Wages vary by destination. Wages are higher for trips across the ocean than for other waters. However, workers may wait months between jobs, which reduces their yearly income.

Many mariners who work full time on American ships receive benefits. These benefits may include health insurance and sick leave. Some employers also offer retirement plans. 

National wage information is not available specifically for ship captains and mates. However, they are part of the larger group of "captains, mates, and pilots of water vessels."

Employment and outlook

Washington outlook

The table below provides information about the number of workers in this career in various regions. It also provides information about the expected growth rate and future job openings.

Captains, Mates, and Pilots of Water Vessels (SOC 53-5021)

Location Current employment Growth over 10 years Annual openings
Washington 1,629 0.0% 16.1% 161
    Asotin, Columbia, Ferry, Garfield, Lincoln, Pend Oreille, Stevens, Walla Walla, and Whitman Counties 10 10.0% 8.6% 1
    Clallam, Jefferson, and Kitsap Counties 50 8.0% 11.9% 6
    Clark, Cowlitz, and Wahkiakum Counties 66 12.1% 15.2% 9
    Grays Harbor, Lewis, Mason, Pacific, and Thurston Counties 42 4.8% 14.1% 5
    Island, San Juan, Skagit, and Whatcom Counties 39 2.6% 14.6% 4
    King County 1,301 -0.5% 19.6% 127
    Pierce County 32 3.1% 15.2% 3
    Snohomish County 94 1.1% 12.4% 9
    Spokane County 11 36.4% 13.9% 2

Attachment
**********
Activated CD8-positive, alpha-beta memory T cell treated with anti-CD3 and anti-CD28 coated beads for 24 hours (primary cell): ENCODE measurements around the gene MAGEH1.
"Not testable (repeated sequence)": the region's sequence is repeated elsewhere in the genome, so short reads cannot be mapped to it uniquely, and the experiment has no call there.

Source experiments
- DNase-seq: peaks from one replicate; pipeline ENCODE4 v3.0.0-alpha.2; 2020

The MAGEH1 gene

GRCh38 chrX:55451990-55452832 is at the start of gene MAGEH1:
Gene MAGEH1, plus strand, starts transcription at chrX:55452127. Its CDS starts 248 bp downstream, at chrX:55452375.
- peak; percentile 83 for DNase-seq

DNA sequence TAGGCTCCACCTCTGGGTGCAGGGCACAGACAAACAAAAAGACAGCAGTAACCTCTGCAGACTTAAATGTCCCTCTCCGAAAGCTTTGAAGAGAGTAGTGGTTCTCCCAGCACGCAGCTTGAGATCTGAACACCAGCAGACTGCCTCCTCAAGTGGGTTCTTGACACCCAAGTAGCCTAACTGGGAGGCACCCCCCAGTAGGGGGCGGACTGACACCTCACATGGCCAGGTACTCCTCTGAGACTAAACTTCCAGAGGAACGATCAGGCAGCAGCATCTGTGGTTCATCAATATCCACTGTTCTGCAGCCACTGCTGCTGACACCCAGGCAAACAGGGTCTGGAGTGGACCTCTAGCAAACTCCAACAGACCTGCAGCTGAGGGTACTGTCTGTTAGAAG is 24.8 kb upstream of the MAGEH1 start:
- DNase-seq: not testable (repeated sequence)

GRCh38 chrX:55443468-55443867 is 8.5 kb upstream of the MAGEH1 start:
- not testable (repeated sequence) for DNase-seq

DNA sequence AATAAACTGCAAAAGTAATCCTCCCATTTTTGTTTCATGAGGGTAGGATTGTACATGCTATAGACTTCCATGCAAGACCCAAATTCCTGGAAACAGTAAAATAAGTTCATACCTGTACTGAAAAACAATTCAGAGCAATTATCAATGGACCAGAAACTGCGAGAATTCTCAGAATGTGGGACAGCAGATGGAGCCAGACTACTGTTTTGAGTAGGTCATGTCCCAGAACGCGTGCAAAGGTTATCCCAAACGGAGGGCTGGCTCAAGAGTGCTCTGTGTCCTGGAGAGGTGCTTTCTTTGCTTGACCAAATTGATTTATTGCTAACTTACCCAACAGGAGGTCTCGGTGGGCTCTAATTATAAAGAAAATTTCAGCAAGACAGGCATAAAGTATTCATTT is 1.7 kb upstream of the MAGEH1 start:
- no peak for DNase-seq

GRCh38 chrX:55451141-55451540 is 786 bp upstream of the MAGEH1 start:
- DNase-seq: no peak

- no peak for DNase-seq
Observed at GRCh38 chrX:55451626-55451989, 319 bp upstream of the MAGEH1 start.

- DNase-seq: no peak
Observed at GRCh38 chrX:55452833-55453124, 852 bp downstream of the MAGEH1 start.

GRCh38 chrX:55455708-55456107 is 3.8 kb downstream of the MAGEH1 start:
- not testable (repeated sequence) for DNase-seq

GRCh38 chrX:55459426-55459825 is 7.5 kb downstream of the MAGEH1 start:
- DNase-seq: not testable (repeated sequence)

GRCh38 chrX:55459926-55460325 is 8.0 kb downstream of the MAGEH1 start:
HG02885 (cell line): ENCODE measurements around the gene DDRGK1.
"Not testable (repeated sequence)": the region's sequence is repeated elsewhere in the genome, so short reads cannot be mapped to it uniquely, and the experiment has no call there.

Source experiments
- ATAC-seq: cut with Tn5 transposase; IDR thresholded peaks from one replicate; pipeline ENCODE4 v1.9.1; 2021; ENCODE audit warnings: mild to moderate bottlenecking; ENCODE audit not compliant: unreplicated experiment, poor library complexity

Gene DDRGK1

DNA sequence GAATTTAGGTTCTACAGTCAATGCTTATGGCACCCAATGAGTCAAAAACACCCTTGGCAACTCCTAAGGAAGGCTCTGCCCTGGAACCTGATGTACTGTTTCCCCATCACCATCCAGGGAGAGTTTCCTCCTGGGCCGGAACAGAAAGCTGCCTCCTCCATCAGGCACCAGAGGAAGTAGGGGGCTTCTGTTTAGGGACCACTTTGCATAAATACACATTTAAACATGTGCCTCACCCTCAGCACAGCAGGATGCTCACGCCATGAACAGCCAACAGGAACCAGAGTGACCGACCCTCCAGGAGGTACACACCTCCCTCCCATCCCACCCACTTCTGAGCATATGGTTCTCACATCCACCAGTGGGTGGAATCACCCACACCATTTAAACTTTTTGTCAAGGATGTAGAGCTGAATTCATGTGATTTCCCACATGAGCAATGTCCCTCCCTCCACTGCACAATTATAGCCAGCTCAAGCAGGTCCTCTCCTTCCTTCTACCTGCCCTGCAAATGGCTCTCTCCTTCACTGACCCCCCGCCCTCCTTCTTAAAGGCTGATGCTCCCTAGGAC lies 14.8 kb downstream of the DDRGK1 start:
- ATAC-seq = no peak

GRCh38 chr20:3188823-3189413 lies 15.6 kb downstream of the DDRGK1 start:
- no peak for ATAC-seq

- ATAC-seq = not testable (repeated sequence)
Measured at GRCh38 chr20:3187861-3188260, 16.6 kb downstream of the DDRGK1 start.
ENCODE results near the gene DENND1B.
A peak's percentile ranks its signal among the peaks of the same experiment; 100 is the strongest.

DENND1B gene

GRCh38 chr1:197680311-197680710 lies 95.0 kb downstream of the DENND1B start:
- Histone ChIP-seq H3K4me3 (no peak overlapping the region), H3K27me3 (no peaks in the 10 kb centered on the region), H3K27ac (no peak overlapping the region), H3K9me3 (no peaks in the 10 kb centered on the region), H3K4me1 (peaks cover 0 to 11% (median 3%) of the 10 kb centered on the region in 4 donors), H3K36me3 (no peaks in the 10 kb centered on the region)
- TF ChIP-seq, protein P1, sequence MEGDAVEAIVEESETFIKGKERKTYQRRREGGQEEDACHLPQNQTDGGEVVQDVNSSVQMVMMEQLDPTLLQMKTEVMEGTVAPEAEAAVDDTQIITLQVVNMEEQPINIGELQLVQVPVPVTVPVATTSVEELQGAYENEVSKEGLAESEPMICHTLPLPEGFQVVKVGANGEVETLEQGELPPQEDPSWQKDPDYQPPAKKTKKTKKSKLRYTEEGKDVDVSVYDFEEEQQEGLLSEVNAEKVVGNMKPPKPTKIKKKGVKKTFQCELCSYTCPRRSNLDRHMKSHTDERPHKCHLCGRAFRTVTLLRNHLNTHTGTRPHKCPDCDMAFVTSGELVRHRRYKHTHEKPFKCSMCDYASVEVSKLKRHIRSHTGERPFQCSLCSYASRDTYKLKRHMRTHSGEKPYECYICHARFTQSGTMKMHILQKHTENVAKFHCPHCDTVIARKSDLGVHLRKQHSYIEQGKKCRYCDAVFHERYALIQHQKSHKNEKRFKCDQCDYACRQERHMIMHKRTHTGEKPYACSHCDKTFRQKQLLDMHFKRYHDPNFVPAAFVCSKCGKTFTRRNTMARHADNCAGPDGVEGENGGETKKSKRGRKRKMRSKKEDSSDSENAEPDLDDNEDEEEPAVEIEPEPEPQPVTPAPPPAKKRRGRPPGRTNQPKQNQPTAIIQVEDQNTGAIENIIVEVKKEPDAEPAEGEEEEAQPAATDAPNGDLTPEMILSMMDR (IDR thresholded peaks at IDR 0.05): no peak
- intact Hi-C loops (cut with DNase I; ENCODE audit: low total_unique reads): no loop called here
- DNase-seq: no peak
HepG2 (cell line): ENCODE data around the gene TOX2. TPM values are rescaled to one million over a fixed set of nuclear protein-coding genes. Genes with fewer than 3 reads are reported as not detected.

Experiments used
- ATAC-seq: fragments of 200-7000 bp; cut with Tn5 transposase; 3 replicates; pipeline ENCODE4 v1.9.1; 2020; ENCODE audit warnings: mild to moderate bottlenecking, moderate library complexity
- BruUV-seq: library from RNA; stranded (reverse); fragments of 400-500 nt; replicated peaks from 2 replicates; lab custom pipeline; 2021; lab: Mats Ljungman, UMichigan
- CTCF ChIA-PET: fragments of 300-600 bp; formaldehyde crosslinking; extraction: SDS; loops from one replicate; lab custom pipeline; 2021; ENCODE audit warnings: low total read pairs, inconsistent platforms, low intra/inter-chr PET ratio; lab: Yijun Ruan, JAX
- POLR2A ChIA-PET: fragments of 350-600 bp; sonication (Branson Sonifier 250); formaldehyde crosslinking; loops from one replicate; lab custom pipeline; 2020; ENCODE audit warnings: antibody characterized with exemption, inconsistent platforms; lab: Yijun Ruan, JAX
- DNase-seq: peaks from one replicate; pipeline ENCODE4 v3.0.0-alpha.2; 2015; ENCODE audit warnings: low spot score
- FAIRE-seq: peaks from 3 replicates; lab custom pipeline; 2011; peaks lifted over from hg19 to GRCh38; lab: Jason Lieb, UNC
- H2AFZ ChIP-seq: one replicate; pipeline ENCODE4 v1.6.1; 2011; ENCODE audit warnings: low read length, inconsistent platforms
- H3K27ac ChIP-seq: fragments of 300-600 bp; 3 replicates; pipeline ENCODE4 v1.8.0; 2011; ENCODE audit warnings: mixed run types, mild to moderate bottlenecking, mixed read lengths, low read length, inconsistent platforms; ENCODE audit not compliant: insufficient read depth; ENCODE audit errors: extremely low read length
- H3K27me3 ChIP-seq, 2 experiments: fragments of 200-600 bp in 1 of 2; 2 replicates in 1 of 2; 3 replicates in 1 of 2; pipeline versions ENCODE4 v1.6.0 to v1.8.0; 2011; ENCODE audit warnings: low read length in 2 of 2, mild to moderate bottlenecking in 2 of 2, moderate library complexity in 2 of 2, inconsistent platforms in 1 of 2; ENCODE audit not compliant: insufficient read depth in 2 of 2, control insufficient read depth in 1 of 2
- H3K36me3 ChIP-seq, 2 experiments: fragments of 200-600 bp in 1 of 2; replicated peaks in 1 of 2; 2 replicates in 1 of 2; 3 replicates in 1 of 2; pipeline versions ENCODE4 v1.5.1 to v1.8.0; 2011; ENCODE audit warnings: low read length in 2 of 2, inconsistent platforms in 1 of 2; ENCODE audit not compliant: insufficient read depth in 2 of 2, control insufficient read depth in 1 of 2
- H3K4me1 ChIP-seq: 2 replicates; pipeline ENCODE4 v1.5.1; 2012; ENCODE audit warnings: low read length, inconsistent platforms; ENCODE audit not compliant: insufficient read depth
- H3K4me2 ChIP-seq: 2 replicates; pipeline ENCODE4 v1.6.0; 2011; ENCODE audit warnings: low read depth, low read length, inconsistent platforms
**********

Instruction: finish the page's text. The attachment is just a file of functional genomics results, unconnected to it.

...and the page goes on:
United States 38,700 -1.8% 5.2% 3,600

National employment

Ship captains and mates who work for transportation companies may work on deep-sea merchant ships, tugs, ferries, or dredges. They may work on rivers, canals, and other waterways. Some captains work in marine construction. For example, they may direct the survey or dredging of a canal. Captains work on a variety of passenger boats. They may work on cruise ships, casinos, or sightseeing boats.

Major employers:

National outlook

Demand for this occupation is expected to show little to no change. Changes in the demand for bulk commodities, such as petroleum products, iron ore, and grains, influences the demand for water transportation workers. When demand slows, so does the need for workers.

Job openings occur as people retire or leave the occupation for other reasons.

Employment and outlook information is not available specifically for ship captains and mates. However, they are part of the larger group of "captains, mates, and pilots of water vessels."

Other resources

Inlandboatmen's Union of the Pacific (external link)
1711 West Nickerson Street, Suite D
Seattle, WA 98119
International Organization of Masters, Mates, and Pilots (external link)
700 Maritime Boulevard, Suite B
Linthicum Heights, MD 21090
Military SeaLift Command (external link)
CIVMAR Support Center
6353 Center Drive, Building 8, Suite 202
Norfolk, VA 23502
Profiles in Ocean Careers (external link)
Seafarers International Union (external link)
Shipbuilders Council of America (external link)
20 F Street NW, Suite 500
Washington, DC 20001
Transportation Institute (external link)
5201 Auth Way
Camp Springs, MD 20746


Career cluster

Career path

O*Net (external link) occupations

O*Net job zones (external link)

DOT occupations

Holland occupational cluster